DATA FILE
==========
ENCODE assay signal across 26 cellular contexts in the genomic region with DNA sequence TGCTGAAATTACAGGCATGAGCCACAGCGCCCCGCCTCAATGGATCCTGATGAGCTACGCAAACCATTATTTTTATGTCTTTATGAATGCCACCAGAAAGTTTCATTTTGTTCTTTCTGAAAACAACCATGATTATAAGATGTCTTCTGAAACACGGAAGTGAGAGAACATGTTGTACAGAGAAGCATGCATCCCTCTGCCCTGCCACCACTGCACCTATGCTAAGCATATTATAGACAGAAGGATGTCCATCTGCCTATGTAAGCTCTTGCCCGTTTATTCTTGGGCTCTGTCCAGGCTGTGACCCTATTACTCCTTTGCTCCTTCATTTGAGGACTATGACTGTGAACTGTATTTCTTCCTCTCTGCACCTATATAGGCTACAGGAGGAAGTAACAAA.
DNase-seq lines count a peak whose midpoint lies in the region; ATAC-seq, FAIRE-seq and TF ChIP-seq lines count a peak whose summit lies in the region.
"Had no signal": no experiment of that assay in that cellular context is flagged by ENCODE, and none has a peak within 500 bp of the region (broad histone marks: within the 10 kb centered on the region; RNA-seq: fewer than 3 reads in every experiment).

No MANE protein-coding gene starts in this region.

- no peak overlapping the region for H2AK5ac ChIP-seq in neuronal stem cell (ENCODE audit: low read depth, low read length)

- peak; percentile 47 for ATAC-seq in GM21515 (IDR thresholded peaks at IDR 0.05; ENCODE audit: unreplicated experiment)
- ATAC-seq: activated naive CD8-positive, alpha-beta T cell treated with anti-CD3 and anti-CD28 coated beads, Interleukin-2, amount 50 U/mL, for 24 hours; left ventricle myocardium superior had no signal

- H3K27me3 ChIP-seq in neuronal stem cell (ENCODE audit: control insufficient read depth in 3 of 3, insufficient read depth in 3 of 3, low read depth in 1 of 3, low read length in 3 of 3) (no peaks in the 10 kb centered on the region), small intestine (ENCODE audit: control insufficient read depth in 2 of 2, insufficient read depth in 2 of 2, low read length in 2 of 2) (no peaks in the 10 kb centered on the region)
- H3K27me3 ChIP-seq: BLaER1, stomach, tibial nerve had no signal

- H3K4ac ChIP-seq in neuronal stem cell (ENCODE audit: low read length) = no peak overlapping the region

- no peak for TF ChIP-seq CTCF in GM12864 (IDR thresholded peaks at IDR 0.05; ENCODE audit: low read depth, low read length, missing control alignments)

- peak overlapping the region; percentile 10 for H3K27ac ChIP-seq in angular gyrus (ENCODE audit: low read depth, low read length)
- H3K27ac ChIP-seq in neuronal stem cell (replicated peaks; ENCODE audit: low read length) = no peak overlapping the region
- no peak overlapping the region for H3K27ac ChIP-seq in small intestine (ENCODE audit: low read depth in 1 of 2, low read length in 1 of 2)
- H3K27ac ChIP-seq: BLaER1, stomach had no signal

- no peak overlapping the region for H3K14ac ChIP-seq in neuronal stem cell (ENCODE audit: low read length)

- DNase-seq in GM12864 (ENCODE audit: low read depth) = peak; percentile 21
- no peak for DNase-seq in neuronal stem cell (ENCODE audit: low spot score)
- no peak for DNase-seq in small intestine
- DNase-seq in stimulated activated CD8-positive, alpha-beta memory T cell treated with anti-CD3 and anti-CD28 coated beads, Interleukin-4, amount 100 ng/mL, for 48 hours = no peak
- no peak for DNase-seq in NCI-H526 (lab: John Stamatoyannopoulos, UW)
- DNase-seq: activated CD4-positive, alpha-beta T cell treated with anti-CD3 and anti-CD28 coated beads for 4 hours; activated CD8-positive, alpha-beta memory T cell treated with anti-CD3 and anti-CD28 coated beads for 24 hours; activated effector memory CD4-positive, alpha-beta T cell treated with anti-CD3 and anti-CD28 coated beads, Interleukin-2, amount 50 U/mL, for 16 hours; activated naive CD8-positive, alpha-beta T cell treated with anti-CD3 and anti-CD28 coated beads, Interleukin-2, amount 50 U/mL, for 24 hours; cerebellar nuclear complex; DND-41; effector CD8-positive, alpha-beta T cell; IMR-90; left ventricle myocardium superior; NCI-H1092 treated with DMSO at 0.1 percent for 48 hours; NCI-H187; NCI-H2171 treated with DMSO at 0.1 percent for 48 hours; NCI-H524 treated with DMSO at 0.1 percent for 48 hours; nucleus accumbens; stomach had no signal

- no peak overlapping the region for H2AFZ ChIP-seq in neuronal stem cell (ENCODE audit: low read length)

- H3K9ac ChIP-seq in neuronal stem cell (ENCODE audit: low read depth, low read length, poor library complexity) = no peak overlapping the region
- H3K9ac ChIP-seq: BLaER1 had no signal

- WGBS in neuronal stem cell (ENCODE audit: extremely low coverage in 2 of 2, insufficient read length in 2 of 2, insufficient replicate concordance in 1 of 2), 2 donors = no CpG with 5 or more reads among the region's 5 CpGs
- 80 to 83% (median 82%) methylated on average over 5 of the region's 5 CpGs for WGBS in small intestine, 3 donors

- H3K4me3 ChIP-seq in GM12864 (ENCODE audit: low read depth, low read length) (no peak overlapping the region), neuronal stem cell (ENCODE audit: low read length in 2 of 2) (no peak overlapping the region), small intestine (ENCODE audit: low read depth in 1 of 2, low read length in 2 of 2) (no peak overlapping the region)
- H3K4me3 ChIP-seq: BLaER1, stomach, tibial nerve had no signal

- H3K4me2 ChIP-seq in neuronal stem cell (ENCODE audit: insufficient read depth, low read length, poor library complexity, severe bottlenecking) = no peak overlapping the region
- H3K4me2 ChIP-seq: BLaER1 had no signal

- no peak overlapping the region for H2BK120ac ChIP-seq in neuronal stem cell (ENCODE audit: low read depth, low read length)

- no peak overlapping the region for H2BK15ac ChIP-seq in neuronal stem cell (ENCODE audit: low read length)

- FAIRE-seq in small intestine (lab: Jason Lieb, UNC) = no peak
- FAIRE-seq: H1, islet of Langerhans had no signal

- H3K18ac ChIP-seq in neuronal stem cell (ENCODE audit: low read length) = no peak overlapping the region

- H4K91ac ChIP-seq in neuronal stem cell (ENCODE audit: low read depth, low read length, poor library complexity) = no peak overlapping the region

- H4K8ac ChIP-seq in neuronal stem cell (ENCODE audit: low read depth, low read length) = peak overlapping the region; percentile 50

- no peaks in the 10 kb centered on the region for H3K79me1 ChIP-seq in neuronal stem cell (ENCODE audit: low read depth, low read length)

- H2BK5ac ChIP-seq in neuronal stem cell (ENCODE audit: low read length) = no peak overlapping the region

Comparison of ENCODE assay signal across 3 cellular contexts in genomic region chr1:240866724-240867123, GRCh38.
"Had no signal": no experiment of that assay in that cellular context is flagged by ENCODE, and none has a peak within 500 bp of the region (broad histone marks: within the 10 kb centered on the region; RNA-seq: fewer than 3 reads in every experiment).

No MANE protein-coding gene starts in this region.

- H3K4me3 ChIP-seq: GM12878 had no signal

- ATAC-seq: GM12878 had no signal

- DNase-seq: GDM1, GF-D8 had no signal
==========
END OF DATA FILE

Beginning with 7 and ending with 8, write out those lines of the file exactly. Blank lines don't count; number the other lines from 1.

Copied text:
- ATAC-seq: activated naive CD8-positive, alpha-beta T cell treated with anti-CD3 and anti-CD28 coated beads, Interleukin-2, amount 50 U/mL, for 24 hours; left ventricle myocardium superior had no signal

- H3K27me3 ChIP-seq in neuronal stem cell (ENCODE audit: control insufficient read depth in 3 of 3, insufficient read depth in 3 of 3, low read depth in 1 of 3, low read length in 3 of 3) (no peaks in the 10 kb centered on the region), small intestine (ENCODE audit: control insufficient read depth in 2 of 2, insufficient read depth in 2 of 2, low read length in 2 of 2) (no peaks in the 10 kb centered on the region)